Title: Eloise
Author: Judy Finnigan
Publisher: Redhook Books (Hachette Book Group)
Read: July 07 - 08, 2013



Synopsis (Goodreads):

She was a daughter, a wife, a mother. She was my friend. But what secrets did Eloise take to her grave?

After her best friend Eloise dies from breast cancer, Cathy is devastated. But then Cathy begins to have disturbing dreams that imply Eloise's death was not all it seems.

With a history of depression, Cathy is only just recovering from a nervous breakdown and her husband Chris, a psychiatrist, is acutely aware of his wife's mental frailty. When Cathy tells Chris of her suspicions about Eloise's death, as well as her ability to sense Eloise's spirit, Chris thinks she is losing her grip on reality once again.

Stung by her husband's scepticism, Cathy decides to explores Eloise's mysterious past, putting herself in danger as she finds herself drawn ever deeper into her friend's great - and tragic - secret.



My thoughts:

I’m a sucker for a good ghost story, especially ones set in rural UK settings, so I was very excited to receive Eloise from Netgalley.

Still recovering from a recent bout of clinical depression, Cathy finds it difficult to cope with the untimely death of her best friend Eloise, a mother of two young children, from breast cancer. When Eloise begins to appear to her in her dreams, trying to convince her that her children are in terrible danger, Cathy finds it difficult to turn to anyone for help without appearing crazy and disturbed – even her husband Chris is doubting her sanity. Left without support, Cathy must find the courage to step out on her own to uncover her friend’s tragic secret.

As it turned out, the setting in beautiful Cornwall was the one thing I really enjoyed about the story, even when parts of the book read like advertising from the local tourism board. Finnigan’s love for the place is obvious, and showed in her descriptions of the story’s settings, which made Cornwall a strong contestant for moving a few notches up on my travel list.

Unfortunately I cannot say the same for the ghost story part, which for me was a huge let-down. From the start I found it very hard to relate to the protagonist Cathy, whose constant whining and self-pity wore thin very quickly. Having lost loved ones to cancer myself, the problem wasn’t a lack of empathy for Cathy’s feelings of loss – but the fact that I could not connect with Cathy’s feelings at all. Cathy mentions her depression, her sense of loss, her powerlessness – but she does not show them to the reader. Repeatedly we hear about her suffering from clinical depression, but where is the evidence?  When reading a novel, I am not interested in text-book explanations (I get enough of those at work), but I want to connect to the person’s feelings, the very soul of the character. I wanted Cathy to share her feelings, the sense of hopelessness she feels on waking, the blackness engulfing her with every step she takes, her sense of isolation, of living in a world apart from her peers, of being separated from the joys of life by an invisible wall, a heavy cloud bearing down on her. Instead, Cathy seems steeped in self-pity, without giving the reader a chance to feel her pain. This became very wearing after a while, until I dreaded picking up the book at all. I believe Eloise is Finnigan’s first novel – perhaps telling rather than showing is a trap many first-time novelists fall into, and this was certainly the case for me in this novel.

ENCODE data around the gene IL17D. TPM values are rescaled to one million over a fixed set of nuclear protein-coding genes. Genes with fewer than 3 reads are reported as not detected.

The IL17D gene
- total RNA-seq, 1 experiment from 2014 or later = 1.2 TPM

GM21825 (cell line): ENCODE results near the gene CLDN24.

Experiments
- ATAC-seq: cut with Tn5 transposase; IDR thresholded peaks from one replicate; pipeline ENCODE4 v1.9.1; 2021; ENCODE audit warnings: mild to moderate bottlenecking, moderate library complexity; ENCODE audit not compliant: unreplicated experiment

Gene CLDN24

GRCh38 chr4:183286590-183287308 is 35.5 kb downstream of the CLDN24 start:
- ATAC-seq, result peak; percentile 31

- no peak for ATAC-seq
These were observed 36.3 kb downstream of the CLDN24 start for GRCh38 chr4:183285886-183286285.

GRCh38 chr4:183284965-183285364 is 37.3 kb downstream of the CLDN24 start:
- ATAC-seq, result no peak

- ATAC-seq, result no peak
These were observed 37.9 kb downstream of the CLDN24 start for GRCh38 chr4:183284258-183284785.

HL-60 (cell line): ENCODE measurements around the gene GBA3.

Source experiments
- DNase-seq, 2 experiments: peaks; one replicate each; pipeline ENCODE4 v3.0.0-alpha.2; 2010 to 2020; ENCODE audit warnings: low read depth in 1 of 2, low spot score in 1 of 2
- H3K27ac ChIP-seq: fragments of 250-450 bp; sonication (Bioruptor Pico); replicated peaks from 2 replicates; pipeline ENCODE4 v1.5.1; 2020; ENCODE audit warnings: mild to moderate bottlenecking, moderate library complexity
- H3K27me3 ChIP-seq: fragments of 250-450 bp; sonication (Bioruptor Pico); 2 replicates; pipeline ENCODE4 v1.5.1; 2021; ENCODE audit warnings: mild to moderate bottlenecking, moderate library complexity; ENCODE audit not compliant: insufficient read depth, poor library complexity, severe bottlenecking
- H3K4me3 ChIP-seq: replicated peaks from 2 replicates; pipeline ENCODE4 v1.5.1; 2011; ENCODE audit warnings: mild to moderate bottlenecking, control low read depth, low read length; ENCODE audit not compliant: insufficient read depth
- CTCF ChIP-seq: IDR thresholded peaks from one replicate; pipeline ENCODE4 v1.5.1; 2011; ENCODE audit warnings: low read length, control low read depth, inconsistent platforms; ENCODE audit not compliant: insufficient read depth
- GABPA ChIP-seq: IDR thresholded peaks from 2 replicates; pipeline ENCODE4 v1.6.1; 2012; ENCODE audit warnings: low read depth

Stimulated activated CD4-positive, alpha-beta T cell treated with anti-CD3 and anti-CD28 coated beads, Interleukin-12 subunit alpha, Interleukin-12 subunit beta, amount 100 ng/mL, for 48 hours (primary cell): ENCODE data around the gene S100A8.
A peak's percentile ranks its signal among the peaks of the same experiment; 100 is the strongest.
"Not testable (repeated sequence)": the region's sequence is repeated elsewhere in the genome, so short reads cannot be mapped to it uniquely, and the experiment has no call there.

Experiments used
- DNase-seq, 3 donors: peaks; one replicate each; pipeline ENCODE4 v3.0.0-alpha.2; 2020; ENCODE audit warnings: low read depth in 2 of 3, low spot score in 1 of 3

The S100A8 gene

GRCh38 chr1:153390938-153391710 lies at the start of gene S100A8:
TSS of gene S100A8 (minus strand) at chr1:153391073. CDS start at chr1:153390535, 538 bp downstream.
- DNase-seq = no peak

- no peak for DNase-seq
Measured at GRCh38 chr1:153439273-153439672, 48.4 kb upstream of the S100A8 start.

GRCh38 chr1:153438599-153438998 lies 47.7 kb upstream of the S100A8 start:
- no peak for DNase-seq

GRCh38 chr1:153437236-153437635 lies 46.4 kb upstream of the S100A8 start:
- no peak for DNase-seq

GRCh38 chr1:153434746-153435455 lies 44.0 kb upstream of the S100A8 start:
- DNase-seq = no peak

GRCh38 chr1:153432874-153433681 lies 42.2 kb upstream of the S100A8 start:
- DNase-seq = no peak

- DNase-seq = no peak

With the main protagonist having become a two-dimensional and rather tiresome figure I didn’t particularly like, I found it almost impossible to be emotionally engaged in any of the storyline unfolding. Cathy’s dialogue with the “ghost” of her deceased best friend Eloise is wooden and unbelievable, and destroyed the chance of any goose-bumps arising from the ghostly encounters. Cathy’s husband Chris, who is supposed to be a psychiatrist, at times acts so unprofessionally and unethically that I would have severe doubts about his professional credentials.

To keep this review as constructive rather than negative criticism, I will conclude with some points which normally make a good ghost story for me:

  • An emotional connection to the main character and an insight into their inner torment / fear.
  • An atmospheric description of the setting which has the power to elicit an emotional response and a spine-tingling feeling of fear / dread in the reader – eg a lonely moor, a bleak windswept coastline, a dilapidated mansion, etc.
  • A mystery at the heart of the novel which is slowly unveiled and which is strong enough to see the novel through to its conclusion. This mystery should also drive the ghostly activity.
  • Dialogue and action (rather than descriptions and explanations) carrying the story forward.


Unfortunately Eloise didn't deliver on any of those points for me.


Sunday, 7 July 2013

Book Review: LETTERS FROM SKYE by Jessica Brockmole


Letters from Skye: A Novel


Title: Letters from Skye
Author: Jessica Brockmole
Publisher: Random House UK, Cornerstone
Read: July 06 - 07, 2013


Synopsis (Goodreads):